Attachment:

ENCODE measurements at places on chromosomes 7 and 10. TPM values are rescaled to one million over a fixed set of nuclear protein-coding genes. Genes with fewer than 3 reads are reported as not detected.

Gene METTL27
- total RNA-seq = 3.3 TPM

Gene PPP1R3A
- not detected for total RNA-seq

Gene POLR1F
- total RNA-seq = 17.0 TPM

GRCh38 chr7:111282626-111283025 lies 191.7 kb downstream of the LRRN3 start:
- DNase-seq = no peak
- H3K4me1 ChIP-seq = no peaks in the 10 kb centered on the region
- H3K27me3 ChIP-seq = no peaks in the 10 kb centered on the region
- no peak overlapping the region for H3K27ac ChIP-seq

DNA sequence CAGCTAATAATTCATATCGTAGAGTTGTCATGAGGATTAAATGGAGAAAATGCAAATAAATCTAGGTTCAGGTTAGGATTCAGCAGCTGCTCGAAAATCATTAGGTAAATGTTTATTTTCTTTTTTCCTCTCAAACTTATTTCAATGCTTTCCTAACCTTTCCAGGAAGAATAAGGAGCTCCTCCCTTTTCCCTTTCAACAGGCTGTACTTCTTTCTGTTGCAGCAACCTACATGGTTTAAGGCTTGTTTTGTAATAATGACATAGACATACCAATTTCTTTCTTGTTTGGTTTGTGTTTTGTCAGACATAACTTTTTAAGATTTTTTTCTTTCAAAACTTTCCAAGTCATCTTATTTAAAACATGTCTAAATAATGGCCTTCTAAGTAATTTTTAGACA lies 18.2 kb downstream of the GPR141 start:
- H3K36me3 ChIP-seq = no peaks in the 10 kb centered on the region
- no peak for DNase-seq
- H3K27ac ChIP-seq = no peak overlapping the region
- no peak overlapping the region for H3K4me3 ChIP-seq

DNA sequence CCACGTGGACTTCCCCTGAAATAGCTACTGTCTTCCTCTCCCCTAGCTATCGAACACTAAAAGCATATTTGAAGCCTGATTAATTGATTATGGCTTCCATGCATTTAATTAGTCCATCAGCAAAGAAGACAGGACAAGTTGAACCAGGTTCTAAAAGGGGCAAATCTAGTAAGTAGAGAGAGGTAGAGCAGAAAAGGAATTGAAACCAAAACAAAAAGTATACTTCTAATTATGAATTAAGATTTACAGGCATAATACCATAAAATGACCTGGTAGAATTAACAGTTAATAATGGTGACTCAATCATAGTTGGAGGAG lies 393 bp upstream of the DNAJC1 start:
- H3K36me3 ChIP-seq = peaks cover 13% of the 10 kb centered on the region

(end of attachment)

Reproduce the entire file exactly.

ENCODE measurements at places on chromosomes 7 and 10. TPM values are rescaled to one million over a fixed set of nuclear protein-coding genes. Genes with fewer than 3 reads are reported as not detected.

Gene METTL27
- total RNA-seq = 3.3 TPM

Gene PPP1R3A
- not detected for total RNA-seq

Gene POLR1F
- total RNA-seq = 17.0 TPM

GRCh38 chr7:111282626-111283025 lies 191.7 kb downstream of the LRRN3 start:
- DNase-seq = no peak
- H3K4me1 ChIP-seq = no peaks in the 10 kb centered on the region
- H3K27me3 ChIP-seq = no peaks in the 10 kb centered on the region
- no peak overlapping the region for H3K27ac ChIP-seq

DNA sequence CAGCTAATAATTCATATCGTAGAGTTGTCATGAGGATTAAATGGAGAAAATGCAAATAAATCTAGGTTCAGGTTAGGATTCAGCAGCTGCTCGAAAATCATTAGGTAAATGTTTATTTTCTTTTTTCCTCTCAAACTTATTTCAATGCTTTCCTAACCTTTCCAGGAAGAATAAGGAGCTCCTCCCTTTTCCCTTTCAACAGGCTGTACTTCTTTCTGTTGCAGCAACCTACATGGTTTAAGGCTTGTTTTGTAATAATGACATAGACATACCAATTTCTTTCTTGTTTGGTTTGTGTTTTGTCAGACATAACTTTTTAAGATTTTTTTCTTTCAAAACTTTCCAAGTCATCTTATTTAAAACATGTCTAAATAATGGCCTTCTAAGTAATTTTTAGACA lies 18.2 kb downstream of the GPR141 start:
- H3K36me3 ChIP-seq = no peaks in the 10 kb centered on the region
- no peak for DNase-seq
- H3K27ac ChIP-seq = no peak overlapping the region
- no peak overlapping the region for H3K4me3 ChIP-seq

DNA sequence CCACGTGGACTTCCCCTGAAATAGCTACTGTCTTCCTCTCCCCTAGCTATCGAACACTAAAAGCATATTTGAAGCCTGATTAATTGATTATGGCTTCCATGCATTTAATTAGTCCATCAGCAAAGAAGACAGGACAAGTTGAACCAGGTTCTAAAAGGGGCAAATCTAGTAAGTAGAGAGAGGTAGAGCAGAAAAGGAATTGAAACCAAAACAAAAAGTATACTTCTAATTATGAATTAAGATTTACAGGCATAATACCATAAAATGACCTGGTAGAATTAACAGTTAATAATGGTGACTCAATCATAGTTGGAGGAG lies 393 bp upstream of the DNAJC1 start:
- H3K36me3 ChIP-seq = peaks cover 13% of the 10 kb centered on the region